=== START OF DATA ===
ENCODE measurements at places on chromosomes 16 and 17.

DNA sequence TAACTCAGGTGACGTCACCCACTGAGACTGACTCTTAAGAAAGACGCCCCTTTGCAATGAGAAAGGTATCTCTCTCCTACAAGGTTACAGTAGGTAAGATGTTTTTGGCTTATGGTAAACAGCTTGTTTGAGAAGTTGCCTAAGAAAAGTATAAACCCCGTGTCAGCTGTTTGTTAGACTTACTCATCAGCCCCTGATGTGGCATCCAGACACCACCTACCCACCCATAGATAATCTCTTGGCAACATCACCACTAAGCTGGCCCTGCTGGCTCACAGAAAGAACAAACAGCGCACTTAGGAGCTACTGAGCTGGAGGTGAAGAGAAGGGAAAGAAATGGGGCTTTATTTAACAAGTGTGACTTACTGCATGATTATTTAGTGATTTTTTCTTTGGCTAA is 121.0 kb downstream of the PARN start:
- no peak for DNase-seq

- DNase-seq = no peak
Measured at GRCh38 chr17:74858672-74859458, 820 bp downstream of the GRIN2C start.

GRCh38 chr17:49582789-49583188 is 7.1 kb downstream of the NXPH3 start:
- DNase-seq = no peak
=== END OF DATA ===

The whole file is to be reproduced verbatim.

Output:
ENCODE measurements at places on chromosomes 16 and 17.

DNA sequence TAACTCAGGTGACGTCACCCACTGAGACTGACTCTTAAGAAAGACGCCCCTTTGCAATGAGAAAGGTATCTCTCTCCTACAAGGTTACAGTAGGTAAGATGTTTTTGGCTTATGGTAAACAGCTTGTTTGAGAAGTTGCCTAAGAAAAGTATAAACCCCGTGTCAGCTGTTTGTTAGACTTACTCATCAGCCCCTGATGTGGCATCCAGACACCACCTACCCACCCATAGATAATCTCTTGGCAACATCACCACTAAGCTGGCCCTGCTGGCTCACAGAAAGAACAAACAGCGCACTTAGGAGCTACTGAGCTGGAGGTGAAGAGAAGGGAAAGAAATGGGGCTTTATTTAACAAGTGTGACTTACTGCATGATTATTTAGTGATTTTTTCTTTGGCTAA is 121.0 kb downstream of the PARN start:
- no peak for DNase-seq

- DNase-seq = no peak
Measured at GRCh38 chr17:74858672-74859458, 820 bp downstream of the GRIN2C start.

GRCh38 chr17:49582789-49583188 is 7.1 kb downstream of the NXPH3 start:
- DNase-seq = no peak